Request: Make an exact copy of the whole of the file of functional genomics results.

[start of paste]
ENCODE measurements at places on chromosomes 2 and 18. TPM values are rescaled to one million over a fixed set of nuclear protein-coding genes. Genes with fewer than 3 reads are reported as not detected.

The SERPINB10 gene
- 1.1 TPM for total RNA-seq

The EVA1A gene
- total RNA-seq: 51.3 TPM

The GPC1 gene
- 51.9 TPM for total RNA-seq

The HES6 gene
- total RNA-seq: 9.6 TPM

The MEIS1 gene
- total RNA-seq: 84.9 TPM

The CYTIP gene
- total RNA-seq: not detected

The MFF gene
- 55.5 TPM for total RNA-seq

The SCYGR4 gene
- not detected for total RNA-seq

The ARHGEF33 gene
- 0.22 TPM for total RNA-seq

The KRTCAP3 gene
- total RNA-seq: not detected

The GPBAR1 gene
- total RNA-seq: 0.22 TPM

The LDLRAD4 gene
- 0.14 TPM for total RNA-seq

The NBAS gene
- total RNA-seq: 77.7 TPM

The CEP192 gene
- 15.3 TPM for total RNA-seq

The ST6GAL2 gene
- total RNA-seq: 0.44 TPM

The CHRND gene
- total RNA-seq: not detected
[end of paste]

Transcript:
ENCODE measurements at places on chromosomes 2 and 18. TPM values are rescaled to one million over a fixed set of nuclear protein-coding genes. Genes with fewer than 3 reads are reported as not detected.

The SERPINB10 gene
- 1.1 TPM for total RNA-seq

The EVA1A gene
- total RNA-seq: 51.3 TPM

The GPC1 gene
- 51.9 TPM for total RNA-seq

The HES6 gene
- total RNA-seq: 9.6 TPM

The MEIS1 gene
- total RNA-seq: 84.9 TPM

The CYTIP gene
- total RNA-seq: not detected

The MFF gene
- 55.5 TPM for total RNA-seq

The SCYGR4 gene
- not detected for total RNA-seq

The ARHGEF33 gene
- 0.22 TPM for total RNA-seq

The KRTCAP3 gene
- total RNA-seq: not detected

The GPBAR1 gene
- total RNA-seq: 0.22 TPM

The LDLRAD4 gene
- 0.14 TPM for total RNA-seq

The NBAS gene
- total RNA-seq: 77.7 TPM

The CEP192 gene
- 15.3 TPM for total RNA-seq

The ST6GAL2 gene
- total RNA-seq: 0.44 TPM

The CHRND gene
- total RNA-seq: not detected